This afternoon we had the first of this years postgraduate seminars in which we welcomed Rev. Dr Alan Garrow His talk was in two parts. In part one he offered a whistlestop but deep introduction to the Didache. In part 2 he sought to show how 1 Thessalonians is related to the eschatological discourse of the Didache.
Rev. Dr Garrow argues, persuasively that the parts of the Didache have an early date (50’s) . In a JSNTS monograph he argues that that Matthew is dependent on the Didache. The part of his talk which struck me was that Matthew and Didache have many parallels and that most of these parallels (96%?) are found in Special Matthew material. This suggests that Matthew is dependent on the Didache rather than the other way round. I found this convincing.
This has got me thinking about the relationship between the gospel of Mark and the Didache.
Here is chapter 16 of the Didache from Roberts-Donaldson translation, with Markan parallels in brackets.
Chapter 16. Watchfulness; the Coming of the Lord. Watch for your life’s sake (Mark 13:33,37). Let not your lamps be quenched, nor your loins unloosed; but be ready, for you know not the hour in which our Lord will come (Mark 13:35). But come together often, seeking the things which are befitting to your souls: for the whole time of your faith will not profit you, if you are not made perfect in the last time. For in the last days false prophets and corrupters shall be multiplied (Mark 13:22-23), and the sheep shall be turned into wolves, and love shall be turned into hate; for when lawlessness increases, they shall hate and persecute and betray one another (Mark 13:11-13), and then shall appear the world-deceiver as Son of God (Mark 13:14,21) , and shall do signs and wonders, and the earth shall be delivered into his hands, and he shall do iniquitous things which have never yet come to pass since the beginning(Mark 13:19). Then shall the creation of men come into the fire of trial, and many shall be made to stumble and shall perish; but those who endure in their faith shall be saved from under the curse itself(Mark 13:13). And then shall appear the signs of the truth: first, the sign of an outspreading in heaven, then the sign of the sound of the trumpet. And third, the resurrection of the dead — yet not of all, but as it is said: “The Lord shall come and all His saints with Him.” Then shall the world see the Lord coming upon the clouds of heaven.(Mark 13:24-27)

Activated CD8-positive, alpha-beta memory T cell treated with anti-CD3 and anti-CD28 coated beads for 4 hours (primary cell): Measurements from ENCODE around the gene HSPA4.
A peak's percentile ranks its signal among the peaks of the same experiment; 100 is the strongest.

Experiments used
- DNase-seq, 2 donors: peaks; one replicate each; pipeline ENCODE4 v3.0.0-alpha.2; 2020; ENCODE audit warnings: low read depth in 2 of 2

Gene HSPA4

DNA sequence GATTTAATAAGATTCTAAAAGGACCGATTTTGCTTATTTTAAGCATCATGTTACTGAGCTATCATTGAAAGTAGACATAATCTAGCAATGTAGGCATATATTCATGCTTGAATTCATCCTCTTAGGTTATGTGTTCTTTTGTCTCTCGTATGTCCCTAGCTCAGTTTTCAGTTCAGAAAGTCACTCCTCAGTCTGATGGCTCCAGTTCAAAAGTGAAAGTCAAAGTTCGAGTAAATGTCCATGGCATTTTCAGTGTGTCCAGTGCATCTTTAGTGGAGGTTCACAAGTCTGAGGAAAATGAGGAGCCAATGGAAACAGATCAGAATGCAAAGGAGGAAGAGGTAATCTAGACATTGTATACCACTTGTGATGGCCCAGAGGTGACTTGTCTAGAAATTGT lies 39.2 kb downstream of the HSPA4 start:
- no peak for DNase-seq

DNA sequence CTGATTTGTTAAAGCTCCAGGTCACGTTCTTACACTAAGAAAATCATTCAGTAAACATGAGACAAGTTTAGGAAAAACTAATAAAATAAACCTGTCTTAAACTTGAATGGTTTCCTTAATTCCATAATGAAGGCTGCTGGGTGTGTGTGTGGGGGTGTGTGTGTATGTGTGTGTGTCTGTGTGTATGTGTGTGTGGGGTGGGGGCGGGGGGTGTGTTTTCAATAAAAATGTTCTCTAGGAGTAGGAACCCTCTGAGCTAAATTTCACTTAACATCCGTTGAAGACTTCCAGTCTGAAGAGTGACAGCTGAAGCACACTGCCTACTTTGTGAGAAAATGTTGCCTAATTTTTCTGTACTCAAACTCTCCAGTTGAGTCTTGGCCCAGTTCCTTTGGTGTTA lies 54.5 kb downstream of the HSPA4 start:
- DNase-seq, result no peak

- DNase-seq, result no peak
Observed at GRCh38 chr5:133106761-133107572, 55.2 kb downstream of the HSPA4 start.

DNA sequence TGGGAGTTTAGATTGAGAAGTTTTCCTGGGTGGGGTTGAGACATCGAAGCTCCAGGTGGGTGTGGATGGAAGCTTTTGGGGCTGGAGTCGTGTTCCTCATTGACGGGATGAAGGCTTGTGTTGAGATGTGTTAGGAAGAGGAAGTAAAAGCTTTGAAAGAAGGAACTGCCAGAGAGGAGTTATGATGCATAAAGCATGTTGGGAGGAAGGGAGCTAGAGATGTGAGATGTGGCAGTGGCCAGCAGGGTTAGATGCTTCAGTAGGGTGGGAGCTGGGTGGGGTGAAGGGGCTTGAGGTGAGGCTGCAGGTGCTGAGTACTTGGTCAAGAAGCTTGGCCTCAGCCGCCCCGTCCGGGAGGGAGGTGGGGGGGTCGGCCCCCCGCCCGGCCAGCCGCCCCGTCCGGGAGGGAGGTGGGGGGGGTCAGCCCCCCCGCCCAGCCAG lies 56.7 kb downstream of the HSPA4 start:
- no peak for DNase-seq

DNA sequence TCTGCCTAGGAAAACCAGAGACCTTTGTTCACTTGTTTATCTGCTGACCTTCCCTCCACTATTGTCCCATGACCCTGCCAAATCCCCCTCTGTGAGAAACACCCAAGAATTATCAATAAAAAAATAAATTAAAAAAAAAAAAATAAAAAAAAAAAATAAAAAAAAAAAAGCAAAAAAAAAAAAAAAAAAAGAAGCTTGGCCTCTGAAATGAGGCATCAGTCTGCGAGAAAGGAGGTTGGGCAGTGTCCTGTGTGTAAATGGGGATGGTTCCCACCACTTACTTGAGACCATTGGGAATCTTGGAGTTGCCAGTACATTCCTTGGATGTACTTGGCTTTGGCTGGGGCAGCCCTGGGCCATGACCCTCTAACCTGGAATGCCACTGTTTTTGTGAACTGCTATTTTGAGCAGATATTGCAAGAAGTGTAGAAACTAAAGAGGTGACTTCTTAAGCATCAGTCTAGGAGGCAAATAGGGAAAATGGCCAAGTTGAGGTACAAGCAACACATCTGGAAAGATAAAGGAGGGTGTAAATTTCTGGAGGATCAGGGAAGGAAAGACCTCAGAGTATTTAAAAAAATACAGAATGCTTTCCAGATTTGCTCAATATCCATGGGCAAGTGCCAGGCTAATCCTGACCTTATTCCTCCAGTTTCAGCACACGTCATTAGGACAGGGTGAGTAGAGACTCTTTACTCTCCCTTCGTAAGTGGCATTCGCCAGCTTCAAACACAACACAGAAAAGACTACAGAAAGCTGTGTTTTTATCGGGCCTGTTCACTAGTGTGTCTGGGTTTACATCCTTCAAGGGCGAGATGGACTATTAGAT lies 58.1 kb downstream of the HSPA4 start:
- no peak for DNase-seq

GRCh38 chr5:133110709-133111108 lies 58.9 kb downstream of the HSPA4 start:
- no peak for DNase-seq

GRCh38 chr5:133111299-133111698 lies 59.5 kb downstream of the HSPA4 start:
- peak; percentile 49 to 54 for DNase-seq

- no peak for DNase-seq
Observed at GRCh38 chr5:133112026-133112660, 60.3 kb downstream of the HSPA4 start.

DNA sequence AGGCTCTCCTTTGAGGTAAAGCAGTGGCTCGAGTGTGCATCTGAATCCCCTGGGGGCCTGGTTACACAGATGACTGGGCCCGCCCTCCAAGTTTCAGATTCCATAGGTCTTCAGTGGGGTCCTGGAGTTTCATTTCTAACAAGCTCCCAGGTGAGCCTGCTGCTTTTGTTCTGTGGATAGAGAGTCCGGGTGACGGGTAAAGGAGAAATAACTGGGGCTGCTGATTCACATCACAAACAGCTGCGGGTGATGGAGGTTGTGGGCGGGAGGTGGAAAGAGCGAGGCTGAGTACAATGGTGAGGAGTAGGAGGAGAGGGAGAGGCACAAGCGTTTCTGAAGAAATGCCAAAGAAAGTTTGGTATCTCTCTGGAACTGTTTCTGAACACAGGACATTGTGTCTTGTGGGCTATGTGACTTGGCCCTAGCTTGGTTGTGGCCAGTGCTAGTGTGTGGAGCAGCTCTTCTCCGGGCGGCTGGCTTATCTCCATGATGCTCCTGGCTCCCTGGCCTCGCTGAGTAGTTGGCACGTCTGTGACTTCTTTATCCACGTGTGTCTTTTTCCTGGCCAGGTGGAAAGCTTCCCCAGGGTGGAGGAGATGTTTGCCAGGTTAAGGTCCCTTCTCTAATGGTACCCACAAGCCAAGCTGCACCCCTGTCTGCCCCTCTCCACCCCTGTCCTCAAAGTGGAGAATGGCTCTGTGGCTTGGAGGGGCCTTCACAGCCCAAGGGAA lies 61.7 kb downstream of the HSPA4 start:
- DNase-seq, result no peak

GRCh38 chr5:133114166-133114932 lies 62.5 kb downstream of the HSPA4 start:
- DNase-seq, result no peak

I don’t know what ot make of these parallels between the Didache and Mark 13. If they are speaking of the same events, irrelevant of issues of dependance, then it rules out a N.T Wright and Perriman reading of the Mark 13:24-27 for the Didache is clear that the parousia is visible and will usher in the final judgement. I have recently written a paper which follows, with some nuancing, a Wright/Perriman/France approach. I would not write the same paper again without researching the date and eschatology of the Didache.